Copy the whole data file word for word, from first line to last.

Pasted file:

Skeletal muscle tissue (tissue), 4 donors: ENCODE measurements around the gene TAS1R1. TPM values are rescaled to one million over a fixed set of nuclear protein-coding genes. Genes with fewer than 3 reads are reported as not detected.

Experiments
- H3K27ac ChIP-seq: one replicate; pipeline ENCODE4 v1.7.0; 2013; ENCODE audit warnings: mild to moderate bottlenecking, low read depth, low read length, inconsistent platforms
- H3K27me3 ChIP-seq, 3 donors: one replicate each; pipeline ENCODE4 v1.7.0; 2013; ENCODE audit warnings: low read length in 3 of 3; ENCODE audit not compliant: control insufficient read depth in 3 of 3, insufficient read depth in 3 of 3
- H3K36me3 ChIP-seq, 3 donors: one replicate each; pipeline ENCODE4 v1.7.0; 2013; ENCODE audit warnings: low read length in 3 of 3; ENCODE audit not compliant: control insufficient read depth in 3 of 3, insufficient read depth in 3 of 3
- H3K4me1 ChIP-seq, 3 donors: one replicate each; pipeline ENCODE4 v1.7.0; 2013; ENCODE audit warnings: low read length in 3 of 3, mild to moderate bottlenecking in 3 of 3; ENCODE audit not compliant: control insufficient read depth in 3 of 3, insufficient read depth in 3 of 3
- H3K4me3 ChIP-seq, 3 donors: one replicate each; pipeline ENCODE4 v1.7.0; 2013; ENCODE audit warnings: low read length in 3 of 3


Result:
Skeletal muscle tissue (tissue), 4 donors: ENCODE measurements around the gene TAS1R1. TPM values are rescaled to one million over a fixed set of nuclear protein-coding genes. Genes with fewer than 3 reads are reported as not detected.

Experiments
- H3K27ac ChIP-seq: one replicate; pipeline ENCODE4 v1.7.0; 2013; ENCODE audit warnings: mild to moderate bottlenecking, low read depth, low read length, inconsistent platforms
- H3K27me3 ChIP-seq, 3 donors: one replicate each; pipeline ENCODE4 v1.7.0; 2013; ENCODE audit warnings: low read length in 3 of 3; ENCODE audit not compliant: control insufficient read depth in 3 of 3, insufficient read depth in 3 of 3
- H3K36me3 ChIP-seq, 3 donors: one replicate each; pipeline ENCODE4 v1.7.0; 2013; ENCODE audit warnings: low read length in 3 of 3; ENCODE audit not compliant: control insufficient read depth in 3 of 3, insufficient read depth in 3 of 3
- H3K4me1 ChIP-seq, 3 donors: one replicate each; pipeline ENCODE4 v1.7.0; 2013; ENCODE audit warnings: low read length in 3 of 3, mild to moderate bottlenecking in 3 of 3; ENCODE audit not compliant: control insufficient read depth in 3 of 3, insufficient read depth in 3 of 3
- H3K4me3 ChIP-seq, 3 donors: one replicate each; pipeline ENCODE4 v1.7.0; 2013; ENCODE audit warnings: low read length in 3 of 3